One of the more common oral health issues is canker sore. This sore is a type of ulcer that forms on the inside of the mouth. It’s caused by a variety of factors, including allergies, stress, and poor oral hygiene. Since this is so common, it’s important to know how to treat them.
In this blog post, we will discuss the various ways you can go about treating canker sores and help you get through your day-to-day dental care without any trouble.
What Is A Canker Sore?
This is a small, red, painful lesion on the inside lip or cheek. They are caused by the herpes simplex virus (HSV). This often clears up within a few weeks without any treatment. However, they may occasionally relapse and require treatment with an antiviral medication.
These sores are very common and usually occur on the inside of the lower lip. They may also be found on the upper lip, near the nose, or on the cheeks. The cause is unknown, but these sores are thought to spread from person to person through close contact, such as kissing.
Is It Ok To Go To The Dentist?
Yes, you can go to the dentist with a canker sore. Typically, these are not a reason to avoid going to the dentist. In most cases, they can be treated with over-the-counter medication and/or an appointment at the dentist’s office.
If you have a severe canker sore, it might be best to avoid going to the dentist until the sore has healed. In that case, you might need to see a specialist. Once your pain is severe or if there is visible pus or fluid from the sore, you may need to see a doctor for further treatment.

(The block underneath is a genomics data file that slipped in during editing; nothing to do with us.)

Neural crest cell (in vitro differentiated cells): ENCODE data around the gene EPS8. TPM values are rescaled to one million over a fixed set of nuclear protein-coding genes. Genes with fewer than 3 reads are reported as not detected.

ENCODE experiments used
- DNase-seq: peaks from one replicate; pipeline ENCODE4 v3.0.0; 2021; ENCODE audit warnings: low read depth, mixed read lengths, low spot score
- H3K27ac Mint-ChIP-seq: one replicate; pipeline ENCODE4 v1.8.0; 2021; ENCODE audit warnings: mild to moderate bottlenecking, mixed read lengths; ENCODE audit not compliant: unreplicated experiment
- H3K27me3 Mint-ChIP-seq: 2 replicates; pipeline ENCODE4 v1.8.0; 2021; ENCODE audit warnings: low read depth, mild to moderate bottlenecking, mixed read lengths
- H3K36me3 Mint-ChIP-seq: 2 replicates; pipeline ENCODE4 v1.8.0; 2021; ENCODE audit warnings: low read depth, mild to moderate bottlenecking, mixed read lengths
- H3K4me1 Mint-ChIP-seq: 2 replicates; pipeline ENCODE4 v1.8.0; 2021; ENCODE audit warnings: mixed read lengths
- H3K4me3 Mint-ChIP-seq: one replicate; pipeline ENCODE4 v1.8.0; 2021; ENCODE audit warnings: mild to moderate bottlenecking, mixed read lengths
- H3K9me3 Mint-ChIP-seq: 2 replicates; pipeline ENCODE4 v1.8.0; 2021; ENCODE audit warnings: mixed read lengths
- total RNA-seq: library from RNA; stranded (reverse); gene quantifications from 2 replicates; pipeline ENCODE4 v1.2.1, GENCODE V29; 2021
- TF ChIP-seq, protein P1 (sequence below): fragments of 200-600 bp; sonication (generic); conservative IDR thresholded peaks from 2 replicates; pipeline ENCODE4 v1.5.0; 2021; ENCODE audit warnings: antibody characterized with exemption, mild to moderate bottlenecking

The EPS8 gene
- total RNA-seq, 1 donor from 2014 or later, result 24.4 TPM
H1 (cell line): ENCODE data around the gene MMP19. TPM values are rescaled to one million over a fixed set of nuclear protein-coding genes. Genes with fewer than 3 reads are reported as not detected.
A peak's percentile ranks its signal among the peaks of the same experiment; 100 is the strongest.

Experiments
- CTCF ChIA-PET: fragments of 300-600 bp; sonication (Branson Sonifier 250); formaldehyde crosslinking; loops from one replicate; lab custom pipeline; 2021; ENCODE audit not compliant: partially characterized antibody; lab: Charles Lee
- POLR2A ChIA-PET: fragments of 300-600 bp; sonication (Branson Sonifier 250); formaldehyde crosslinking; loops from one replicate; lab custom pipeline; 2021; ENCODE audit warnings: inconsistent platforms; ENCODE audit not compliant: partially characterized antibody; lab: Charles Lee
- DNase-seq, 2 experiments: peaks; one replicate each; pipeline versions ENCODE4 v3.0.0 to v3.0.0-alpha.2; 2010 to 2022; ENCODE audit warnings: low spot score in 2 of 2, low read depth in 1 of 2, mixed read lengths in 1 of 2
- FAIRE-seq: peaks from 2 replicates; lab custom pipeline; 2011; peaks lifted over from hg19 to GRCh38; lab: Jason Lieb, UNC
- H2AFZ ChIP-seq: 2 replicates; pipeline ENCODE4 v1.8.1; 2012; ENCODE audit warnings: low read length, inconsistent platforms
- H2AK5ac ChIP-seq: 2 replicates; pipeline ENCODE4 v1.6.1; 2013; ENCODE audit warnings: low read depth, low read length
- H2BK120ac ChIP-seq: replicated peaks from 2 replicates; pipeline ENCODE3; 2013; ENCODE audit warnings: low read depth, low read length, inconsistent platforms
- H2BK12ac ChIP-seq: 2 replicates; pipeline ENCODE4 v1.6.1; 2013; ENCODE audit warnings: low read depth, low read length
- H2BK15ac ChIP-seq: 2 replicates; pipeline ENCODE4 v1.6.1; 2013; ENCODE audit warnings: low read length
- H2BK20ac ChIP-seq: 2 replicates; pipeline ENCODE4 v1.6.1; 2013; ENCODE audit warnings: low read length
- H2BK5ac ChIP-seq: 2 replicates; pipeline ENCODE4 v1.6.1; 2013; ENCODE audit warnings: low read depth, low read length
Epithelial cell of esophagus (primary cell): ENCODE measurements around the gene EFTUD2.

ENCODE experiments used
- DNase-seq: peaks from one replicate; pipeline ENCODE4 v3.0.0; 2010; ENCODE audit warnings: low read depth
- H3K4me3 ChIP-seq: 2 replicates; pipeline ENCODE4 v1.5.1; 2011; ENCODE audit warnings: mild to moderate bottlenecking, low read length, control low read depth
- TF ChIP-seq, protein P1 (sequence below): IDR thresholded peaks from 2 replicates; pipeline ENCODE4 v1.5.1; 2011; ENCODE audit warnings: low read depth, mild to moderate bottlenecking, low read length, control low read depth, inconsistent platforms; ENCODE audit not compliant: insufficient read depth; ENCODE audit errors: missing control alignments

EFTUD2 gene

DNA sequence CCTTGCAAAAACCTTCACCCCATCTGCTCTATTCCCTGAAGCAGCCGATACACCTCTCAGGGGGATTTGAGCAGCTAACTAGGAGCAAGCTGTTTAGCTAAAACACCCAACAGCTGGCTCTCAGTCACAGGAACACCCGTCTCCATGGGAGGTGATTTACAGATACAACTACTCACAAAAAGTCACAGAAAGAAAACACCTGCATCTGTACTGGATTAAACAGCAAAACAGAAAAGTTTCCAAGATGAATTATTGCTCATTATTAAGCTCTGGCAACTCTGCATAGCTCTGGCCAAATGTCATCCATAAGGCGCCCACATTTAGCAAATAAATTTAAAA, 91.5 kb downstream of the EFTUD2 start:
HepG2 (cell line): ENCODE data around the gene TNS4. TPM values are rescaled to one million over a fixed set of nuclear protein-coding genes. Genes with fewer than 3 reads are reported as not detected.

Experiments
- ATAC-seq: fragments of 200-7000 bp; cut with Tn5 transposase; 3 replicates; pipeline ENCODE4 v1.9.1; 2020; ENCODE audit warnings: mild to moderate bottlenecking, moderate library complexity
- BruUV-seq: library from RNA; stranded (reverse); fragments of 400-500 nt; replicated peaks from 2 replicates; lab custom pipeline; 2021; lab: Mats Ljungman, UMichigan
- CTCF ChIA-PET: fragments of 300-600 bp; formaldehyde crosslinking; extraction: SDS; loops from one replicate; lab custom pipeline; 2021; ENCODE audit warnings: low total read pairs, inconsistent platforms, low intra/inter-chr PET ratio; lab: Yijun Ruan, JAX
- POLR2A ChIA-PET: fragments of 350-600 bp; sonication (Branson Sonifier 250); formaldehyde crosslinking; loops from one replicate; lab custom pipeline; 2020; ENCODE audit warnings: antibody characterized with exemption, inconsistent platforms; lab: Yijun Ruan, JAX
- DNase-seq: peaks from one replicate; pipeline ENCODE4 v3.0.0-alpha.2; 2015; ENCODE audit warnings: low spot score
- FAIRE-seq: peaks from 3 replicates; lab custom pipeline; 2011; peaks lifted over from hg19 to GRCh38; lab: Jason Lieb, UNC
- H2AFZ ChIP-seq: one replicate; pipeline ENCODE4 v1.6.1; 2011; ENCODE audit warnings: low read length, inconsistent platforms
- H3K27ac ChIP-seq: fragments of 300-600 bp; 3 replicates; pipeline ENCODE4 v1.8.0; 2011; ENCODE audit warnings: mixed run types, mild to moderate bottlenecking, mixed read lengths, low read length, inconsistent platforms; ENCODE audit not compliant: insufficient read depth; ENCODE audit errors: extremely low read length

If you have any questions about going to the dentist with a canker sore, please contact your doctor or dentist.
How Can You Treat It?
Canker sores are caused by the herpes simplex virus (HSV). Treatment typically involves culturing the sore and identifying the type of HSV that is present, then selecting an appropriate antiviral medication.
For most people, taking a prophylactic analgesic daily will also be helpful. If viral activity is high or there is pain on sucks, antibiotics may also be prescribed. Treatment generally takes 7-14 days and should be repeated if symptoms recur.
Home remedies that are effective include applying a hot compress, topical antiviral cream or ointment, or taking over-the-counter pain relievers such as ibuprofen. If the sore is on the lip or tongue, topical numbing agents can also be helpful.
Are There Any Risks Associated With Its Treatment?
The most common risk is that the treatment may not be effective, which can lead to more canker sores. There are a few risks associated with canker sore treatment.
Treatment could cause it to worse
Canker sore treatments might also cause irritation, pain, or redness which could lead to a secondary infection.
Treatment could cause the surrounding tissues to die
If the canker sore is not treated on time, it might cause the surrounding tissues to die. This could lead to further infection.
Treatment could cause scarring
If this sore is not treated quickly, it might cause scarring. This could lead to a limitation in movement or eating.
As with any type of medical procedure, it’s always important to consult with a doctor or dentist before making any decisions. However, if you do have a canker sore and are wondering if going to the dentist is an option, it’s generally safe to go. Just keep in mind that you may want to avoid eating anything acidic for two days beforehand — this will help reduce the chances of getting a secondary infection from the dental office. Thanks for reading!